There are no falcon doors, there is no Ludicrous Mode, and the company isn’t run by a man fashioning himself after Tony Stark. The center console isn’t comprised of a mega-iPad, and there are no rear-facing jump seats in the trunk. The Nissan Leaf is no Tesla Model S—a brilliant car, made by a fascinating company, and the first image to come to mind when one thinks of electric cars. But in the end, the Leaf may be more likely to succeed.
Electric cars have a certain mystique. Instantaneous torque, brutal acceleration, and the notion that they are the wave of the future (even more so than the BMW i8) are brilliant tools for a robust marketing campaign. Elon Musk’s Teslas utilize their insanity to drum up public interest and coax consumers into opening their wallets. The most impressive feature of the Leaf, however, is its complete lack of insanity.
For better or worse, the typical consumer is looking for transportation to deliver them reliably, safely, and cheaply from point A to point B. Anything beyond that is just icing on the cake. This is why Camrys, Corollas, and Accords continue to dominate lists of the best selling cars in America. The Nissan Leaf will provide the same basic functionality shoppers seek. We expected to hop behind the wheel of the Leaf and marvel at its silence and its brilliant acceleration. What we experienced, instead, was a shockingly normal car. Sure, starting the car isn’t accompanied by the sound of an engine turning over, and with a 1-speed transmission and a very linear power curve, the Leaf doesn’t offer the familiar upshifts and dips in power of a “regular” car, but after a few seconds of driving, these quirks fade to the subconscious. The interior of the Leaf is comfortable, and because it was designed as an electric vehicle, not converted into one, the interior packaging is less restrictive than a traditional gas-powered EV competitor, like the Kia Soul EV. We don’t love the beeping that accompanies reverse, but the major take-away from the Leaf is that it is just a car, and not a reason to worry.
Regardless, the Leaf has encountered some resistance from typical consumers. With 84,000 U.S. sales and 188,000 worldwide, the Leaf may be the best-selling electric vehicle in the world, but those figures are dwarfed by the numbers for comparable gas-powered cars. Frankly, we don’t see why they should be. The Leaf is comfortable, powerful enough to get out of its own way, and incredibly inexpensive to run.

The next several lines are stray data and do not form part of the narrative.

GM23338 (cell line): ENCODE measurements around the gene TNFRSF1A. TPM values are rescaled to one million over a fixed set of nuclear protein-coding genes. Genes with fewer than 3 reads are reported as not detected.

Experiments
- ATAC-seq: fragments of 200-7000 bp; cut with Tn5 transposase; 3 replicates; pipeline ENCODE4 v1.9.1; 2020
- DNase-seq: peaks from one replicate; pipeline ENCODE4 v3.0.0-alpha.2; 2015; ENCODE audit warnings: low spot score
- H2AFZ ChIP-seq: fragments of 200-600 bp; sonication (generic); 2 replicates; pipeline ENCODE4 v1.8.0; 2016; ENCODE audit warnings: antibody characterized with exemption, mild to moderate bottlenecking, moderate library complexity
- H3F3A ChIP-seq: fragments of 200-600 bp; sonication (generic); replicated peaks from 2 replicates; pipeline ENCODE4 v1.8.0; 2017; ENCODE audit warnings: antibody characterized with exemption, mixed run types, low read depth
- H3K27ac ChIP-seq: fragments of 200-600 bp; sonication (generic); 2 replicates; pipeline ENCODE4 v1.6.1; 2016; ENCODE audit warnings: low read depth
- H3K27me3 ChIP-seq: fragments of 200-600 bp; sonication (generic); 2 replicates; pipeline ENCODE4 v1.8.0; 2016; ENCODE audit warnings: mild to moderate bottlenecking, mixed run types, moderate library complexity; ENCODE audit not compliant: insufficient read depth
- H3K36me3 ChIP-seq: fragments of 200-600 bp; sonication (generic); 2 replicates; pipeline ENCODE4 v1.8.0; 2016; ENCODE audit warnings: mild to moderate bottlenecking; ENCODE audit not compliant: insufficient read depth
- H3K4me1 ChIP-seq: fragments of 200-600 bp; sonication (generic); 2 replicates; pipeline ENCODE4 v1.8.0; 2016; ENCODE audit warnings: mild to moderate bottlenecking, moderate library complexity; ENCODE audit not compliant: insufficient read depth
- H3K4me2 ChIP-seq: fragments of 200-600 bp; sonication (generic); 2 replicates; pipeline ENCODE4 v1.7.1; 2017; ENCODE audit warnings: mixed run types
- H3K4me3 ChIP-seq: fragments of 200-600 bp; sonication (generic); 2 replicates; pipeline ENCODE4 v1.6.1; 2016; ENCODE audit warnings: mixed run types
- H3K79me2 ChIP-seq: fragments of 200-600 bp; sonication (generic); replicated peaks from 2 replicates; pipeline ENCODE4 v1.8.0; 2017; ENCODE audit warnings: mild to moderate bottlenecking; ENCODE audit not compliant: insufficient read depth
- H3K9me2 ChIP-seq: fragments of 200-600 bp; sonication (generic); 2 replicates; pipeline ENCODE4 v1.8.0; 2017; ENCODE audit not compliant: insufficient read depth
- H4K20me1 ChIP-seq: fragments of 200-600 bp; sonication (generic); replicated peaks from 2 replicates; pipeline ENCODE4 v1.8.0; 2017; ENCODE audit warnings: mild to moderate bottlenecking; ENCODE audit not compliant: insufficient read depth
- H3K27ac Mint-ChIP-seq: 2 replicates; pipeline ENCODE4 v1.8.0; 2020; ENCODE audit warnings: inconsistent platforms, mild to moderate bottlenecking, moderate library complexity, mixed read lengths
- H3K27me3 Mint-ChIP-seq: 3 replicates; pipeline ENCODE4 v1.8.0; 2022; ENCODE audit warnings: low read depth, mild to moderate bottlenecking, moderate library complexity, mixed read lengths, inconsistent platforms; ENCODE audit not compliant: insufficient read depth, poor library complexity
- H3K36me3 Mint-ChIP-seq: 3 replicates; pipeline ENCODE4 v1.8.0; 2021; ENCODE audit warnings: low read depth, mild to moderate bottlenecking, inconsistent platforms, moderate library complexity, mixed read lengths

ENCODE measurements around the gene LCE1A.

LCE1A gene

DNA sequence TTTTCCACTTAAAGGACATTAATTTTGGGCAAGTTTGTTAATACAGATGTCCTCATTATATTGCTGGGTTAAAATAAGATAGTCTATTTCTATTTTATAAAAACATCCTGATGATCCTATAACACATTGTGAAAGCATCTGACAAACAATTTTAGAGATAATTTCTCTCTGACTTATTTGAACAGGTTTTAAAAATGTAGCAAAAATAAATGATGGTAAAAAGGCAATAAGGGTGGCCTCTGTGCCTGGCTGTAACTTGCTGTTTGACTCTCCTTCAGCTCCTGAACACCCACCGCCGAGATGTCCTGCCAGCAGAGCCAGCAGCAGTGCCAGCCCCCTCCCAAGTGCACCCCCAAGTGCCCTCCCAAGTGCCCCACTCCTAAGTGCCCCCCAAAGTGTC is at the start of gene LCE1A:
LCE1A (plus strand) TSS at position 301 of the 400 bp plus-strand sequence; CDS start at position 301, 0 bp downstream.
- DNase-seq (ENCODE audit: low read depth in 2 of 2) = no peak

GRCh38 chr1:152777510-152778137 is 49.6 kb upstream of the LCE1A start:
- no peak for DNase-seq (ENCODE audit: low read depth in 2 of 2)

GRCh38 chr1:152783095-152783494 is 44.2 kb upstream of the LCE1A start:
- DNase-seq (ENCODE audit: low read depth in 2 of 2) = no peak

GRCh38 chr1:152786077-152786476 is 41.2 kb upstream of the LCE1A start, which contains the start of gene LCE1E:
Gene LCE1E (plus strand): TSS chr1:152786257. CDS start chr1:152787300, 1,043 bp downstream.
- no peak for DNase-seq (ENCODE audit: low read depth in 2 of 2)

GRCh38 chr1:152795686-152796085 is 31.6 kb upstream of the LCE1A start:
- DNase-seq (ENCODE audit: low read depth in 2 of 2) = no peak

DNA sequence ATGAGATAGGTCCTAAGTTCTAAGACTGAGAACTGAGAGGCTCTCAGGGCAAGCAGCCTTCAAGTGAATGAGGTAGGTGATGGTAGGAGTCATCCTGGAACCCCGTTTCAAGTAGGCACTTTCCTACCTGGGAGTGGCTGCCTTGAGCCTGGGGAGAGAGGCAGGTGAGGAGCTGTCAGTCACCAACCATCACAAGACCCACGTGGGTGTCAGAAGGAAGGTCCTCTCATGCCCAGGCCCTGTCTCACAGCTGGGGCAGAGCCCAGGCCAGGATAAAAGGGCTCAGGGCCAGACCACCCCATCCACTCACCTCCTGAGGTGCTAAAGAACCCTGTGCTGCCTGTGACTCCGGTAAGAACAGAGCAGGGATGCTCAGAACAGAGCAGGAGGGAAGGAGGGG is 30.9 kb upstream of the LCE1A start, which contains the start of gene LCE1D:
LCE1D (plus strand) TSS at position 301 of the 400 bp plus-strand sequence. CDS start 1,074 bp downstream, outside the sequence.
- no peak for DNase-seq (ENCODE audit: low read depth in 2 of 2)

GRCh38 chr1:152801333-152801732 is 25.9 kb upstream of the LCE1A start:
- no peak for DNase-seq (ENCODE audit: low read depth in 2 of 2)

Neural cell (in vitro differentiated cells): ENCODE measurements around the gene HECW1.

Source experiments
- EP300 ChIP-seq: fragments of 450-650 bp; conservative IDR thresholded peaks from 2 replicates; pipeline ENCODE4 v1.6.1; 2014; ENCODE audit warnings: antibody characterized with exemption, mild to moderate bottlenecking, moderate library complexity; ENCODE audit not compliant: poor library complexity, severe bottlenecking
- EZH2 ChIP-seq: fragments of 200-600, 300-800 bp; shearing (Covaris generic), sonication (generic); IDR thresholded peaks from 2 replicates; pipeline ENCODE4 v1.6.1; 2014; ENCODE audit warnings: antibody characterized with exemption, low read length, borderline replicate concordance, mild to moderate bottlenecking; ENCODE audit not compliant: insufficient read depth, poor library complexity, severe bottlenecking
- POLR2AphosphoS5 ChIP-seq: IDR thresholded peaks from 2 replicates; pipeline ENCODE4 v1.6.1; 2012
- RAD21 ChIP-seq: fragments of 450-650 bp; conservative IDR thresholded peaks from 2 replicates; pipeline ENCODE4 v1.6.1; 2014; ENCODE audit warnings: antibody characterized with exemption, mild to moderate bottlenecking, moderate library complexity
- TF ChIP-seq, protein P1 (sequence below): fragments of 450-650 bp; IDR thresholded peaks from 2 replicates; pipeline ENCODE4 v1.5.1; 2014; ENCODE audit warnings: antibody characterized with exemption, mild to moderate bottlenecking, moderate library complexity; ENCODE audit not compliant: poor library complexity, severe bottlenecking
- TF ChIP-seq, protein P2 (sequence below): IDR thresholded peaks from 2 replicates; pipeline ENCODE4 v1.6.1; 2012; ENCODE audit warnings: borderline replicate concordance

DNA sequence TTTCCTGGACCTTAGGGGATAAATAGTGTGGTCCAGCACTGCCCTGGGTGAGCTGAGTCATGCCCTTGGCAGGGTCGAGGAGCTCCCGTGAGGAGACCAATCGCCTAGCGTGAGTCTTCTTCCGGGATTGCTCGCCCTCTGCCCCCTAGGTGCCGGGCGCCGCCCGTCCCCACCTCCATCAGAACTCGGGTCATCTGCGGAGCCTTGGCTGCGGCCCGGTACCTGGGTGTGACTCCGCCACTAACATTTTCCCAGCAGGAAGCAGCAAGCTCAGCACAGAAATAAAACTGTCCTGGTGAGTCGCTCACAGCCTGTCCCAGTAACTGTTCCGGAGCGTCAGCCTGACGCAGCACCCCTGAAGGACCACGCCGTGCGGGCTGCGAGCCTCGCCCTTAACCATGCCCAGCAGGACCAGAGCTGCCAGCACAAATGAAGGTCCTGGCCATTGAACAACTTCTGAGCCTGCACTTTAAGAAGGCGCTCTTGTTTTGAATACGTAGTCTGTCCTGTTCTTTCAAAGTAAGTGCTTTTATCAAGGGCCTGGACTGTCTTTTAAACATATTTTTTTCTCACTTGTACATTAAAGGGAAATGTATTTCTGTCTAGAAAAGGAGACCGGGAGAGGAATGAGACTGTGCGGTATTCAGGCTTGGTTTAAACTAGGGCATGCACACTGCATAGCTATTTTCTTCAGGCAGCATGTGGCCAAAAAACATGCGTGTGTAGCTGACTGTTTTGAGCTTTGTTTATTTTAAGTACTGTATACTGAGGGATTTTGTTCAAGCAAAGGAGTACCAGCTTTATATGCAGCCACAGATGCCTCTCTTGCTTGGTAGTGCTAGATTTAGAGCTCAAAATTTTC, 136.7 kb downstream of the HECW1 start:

Every car represents a trade-off of usability versus cost. A 2015 Toyota Corolla will carry a driver and 4 passengers some 400 miles, but at a price of 13 gallons of gasoline. The Nissan Leaf reverses that trade-off. It provides limited range (84 miles, or 107 miles, depending on whether you’ve purchased an SV or SL trim with the new-for-2016 30kWh battery) but at the cost of electricity, a resource much, much less expensive than gas.
The Leaf’s limited range is precisely what’s held its sales back thus far, but that new, larger battery extends the total combined driving range to over 100 miles. For the average commuter, 107 miles is plenty. We have a few questions about how the car will hold a charge sitting overnight in a New England snowstorm, but the Leaf is also capable of charging to 80% in 30 minutes with a 125-amp DC quick charger, and a full charge using a 240-volt home charger takes only 6 hours. On top of that, Nissan’s offering two years of free charging at those 125-amp DC quick chargers in their top 20 Leaf markets, including Boston. Finally, the new battery is warrantied for 8 years or 100,000 miles. Sales figures indicate folks are hesitant to pull the trigger on one, but Nissan has done an awful lot to reduce the anxiety associated with electric cars.
If your lifestyle calls for regular long road trips or your commute takes you on 50-mile highway jaunts, the Leaf isn’t the car for you. If you’re a city dweller thinking about a new Corolla, take a deep breath and test-drive a Leaf instead.
-Words by Matt Smith; video by Jake Hughes
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